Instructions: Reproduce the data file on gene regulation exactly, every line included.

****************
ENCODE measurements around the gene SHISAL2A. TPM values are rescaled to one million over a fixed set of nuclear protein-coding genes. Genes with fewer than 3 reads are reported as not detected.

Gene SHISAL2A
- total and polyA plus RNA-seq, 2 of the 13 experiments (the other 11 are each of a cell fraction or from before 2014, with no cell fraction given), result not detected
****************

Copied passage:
ENCODE measurements around the gene SHISAL2A. TPM values are rescaled to one million over a fixed set of nuclear protein-coding genes. Genes with fewer than 3 reads are reported as not detected.

Gene SHISAL2A
- total and polyA plus RNA-seq, 2 of the 13 experiments (the other 11 are each of a cell fraction or from before 2014, with no cell fraction given), result not detected